#2159 How To Deal With Unrequited Love


Anonymous asks: What is the best way to deal with unrequited love on the part of the person who is in love?

Good question. I was hopelessly and utterly in love with a girl from the ages of 14 to 17. It took me about 30 seconds to decide that she was the woman I was supposed to spend the rest of my life with, and about three years to figure out that it was literally never going to happen. As they say, love is blind, but it’s also blinding – so much so that the glaringly obvious can be invisible before our eyes. The problem for me was that we were basically best friends. We’d spend hours talking on the phone, we’d hang out all the time and when we were alone it felt so right. The other problem was that she had a long-term boyfriend.

I can only imagine that it was a perfect situation for her: She had this other guy who would drop everything and run whenever she needed it, and who would give her unwavering attention when things weren’t going so well with her boyfriend (yes, I’m cringing while I write this).

I expressed my undying love for her countless times, and she would gently push me away with lines that would keep me hanging on: ‘Maybe when you’re a bit older,’ or, ‘You just need a bit more life experience.’ She was used to dating more mature guys (who could do manly things like grow facial hair), and I was extremely underdeveloped for my age.

Then one day I started talking to this extraordinarily intelligent girl who was a mutual friend of us both. When I told her about my obsession with the other girl, she looked at me and said, ‘You’re such a cliche. You would be obsessed with her. But give me three good reasons why.’ I racked my brain for a while and eventually came up with three superficial things I liked about her. ‘Grow up and get over it,’ she said. It took me a while, but that’s exactly what I did. I stopped hanging out with her, stopped calling, stopped running at the drop of a hat, and within a few weeks the infatuation was gone.

So to answer your question, the only way to deal with unrequited love is to quit dreaming. It’s literally a case of it’s not me, it’s you. People don’t just suddenly fall in love with that person who has been waiting in the bleachers the whole time. Sometimes they’ll cut their losses and settle (forget Mr Right, settle for Mr Good Enough), but that’s by no means an aspirational position to be in. Accept that it’s never going to happen and move on. Cut your losses. Cut them off. Cut them out of your life. If the guy or girl is a huge jerk, they’ll quite likely chase after you once you pull away, but rest assured that the love will be just as unrequited when you go crawling back. And I guarantee this: Once you’ve had a bit of distance from the person and you can think a little more clearly, you’ll realise that they were horribly wrong for you anyway.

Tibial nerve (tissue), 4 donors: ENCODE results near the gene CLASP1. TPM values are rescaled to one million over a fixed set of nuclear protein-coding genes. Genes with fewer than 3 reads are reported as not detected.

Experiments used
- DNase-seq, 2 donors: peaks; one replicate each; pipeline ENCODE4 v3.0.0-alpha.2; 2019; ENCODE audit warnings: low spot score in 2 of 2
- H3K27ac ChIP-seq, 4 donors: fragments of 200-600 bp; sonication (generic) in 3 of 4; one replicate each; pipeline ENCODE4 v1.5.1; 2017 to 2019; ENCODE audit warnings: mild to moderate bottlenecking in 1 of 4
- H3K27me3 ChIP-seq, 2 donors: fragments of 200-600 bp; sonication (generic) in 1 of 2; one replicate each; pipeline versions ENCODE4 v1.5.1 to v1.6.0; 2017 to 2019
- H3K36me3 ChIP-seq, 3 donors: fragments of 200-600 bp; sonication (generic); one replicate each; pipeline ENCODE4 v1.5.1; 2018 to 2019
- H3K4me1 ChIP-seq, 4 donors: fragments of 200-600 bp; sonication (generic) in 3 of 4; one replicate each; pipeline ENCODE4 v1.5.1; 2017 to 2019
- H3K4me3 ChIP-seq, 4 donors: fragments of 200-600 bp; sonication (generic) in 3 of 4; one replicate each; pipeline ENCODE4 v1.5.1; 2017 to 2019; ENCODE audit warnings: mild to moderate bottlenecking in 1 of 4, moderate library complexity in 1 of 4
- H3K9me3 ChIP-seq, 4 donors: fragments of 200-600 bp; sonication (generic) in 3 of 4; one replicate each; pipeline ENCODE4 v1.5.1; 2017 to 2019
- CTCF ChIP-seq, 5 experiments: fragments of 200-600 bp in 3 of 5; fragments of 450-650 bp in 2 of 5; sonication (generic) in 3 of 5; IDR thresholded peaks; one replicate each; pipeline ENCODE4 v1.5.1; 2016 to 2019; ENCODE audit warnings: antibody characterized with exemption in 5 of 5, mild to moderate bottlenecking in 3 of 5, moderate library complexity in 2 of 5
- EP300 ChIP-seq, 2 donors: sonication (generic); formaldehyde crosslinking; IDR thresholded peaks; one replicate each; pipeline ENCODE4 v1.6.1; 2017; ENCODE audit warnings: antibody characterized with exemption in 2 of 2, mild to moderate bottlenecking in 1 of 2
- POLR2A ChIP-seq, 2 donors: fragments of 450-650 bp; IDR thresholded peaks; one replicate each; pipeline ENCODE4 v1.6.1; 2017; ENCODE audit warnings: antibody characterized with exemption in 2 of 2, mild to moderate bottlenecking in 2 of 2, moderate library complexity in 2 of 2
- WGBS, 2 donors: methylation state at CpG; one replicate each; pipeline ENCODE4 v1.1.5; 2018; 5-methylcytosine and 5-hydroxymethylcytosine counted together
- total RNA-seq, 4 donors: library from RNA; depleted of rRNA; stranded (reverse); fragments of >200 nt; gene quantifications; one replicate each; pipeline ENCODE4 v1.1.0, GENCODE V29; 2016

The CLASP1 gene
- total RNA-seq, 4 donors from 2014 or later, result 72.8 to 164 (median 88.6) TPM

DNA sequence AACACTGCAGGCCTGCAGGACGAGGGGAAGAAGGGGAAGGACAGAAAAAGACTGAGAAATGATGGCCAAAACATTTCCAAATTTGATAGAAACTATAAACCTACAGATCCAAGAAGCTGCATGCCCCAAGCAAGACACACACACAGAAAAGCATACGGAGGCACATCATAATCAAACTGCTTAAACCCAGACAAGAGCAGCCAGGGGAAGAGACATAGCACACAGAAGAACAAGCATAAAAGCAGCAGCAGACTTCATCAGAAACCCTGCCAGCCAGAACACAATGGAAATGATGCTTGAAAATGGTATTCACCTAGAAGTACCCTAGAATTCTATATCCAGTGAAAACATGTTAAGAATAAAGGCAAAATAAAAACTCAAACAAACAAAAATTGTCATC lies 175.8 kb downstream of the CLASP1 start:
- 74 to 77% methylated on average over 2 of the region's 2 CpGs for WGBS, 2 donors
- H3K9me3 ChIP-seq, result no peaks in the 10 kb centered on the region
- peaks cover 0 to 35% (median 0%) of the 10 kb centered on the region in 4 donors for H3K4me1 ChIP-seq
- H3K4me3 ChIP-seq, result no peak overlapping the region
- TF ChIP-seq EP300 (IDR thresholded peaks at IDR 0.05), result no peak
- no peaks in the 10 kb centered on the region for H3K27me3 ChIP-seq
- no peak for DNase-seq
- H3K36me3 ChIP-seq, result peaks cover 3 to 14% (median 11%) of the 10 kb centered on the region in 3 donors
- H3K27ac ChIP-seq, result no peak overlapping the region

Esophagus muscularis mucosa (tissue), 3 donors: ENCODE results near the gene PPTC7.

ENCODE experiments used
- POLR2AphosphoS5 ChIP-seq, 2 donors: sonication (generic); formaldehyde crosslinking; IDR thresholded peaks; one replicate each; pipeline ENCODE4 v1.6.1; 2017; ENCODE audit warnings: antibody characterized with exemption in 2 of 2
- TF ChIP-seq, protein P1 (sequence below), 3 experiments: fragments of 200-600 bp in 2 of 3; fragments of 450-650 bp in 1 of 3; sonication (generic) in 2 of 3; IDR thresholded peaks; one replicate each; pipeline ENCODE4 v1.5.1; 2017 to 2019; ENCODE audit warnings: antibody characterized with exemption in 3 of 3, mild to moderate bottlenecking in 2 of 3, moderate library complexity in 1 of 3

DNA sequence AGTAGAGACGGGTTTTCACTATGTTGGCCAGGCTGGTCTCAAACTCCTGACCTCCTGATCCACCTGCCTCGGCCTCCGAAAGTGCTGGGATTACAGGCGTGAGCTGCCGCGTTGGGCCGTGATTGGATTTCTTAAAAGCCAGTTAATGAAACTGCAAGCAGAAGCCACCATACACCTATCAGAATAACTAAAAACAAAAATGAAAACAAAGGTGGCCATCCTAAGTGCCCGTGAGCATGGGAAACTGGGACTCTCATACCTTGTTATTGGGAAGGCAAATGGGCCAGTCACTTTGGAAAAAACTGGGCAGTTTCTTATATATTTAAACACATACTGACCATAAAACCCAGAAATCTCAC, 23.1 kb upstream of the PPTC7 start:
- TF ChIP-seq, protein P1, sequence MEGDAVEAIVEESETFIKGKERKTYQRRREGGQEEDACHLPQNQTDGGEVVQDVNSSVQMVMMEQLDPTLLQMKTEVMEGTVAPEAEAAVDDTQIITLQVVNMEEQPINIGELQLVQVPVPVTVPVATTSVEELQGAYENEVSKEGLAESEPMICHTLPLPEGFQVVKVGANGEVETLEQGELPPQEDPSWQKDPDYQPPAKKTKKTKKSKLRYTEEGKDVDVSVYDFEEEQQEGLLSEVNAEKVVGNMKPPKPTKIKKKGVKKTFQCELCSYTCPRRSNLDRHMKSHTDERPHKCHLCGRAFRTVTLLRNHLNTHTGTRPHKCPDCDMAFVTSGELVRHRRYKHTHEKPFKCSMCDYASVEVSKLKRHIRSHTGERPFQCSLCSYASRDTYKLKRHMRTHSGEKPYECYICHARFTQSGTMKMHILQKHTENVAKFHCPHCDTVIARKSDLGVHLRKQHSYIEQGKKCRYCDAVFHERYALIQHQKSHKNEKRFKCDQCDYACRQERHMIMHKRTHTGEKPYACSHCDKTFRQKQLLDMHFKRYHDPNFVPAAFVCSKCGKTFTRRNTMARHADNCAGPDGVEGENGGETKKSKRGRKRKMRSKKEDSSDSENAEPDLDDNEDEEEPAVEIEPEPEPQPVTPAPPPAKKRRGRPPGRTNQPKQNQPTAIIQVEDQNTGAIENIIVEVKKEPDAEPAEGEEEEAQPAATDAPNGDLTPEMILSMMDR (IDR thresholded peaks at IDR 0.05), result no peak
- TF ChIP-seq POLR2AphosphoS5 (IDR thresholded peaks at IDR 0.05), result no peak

Best of luck.

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Comments

  1. Guest says

    shallow. “best friends” don’t go cutting the other half completely off – if the genuine camaraderie was there to begin with, other than solely on alternative motives, those who go through unrequited love do come out surviving with the friendship intact.

  2. isaaclikes says

    Good call. Today I count her as one of my best friends in the world. It just took a little while to get there.
    Sent via BlackBerry from T-Mobile

  3. polaralex says

    That’s a simple post, but a great one – yeah, that’s really the solution: I’ve also had a similar experience and I have also watched my closest friend go through this too.

    Almost always, it’s a misunderstanding of the situation: You believe that this person is “better” than you, that she’s “the one”, but it’s possibly an accumulation of little rejections that make you feel this way.

    Anyway, great post.

  4. Guest says

    Amusing that you find him writing about real human interactions/relations softer than writing about fashion/celebrity etc… This world is peculiar and a little messed up. 

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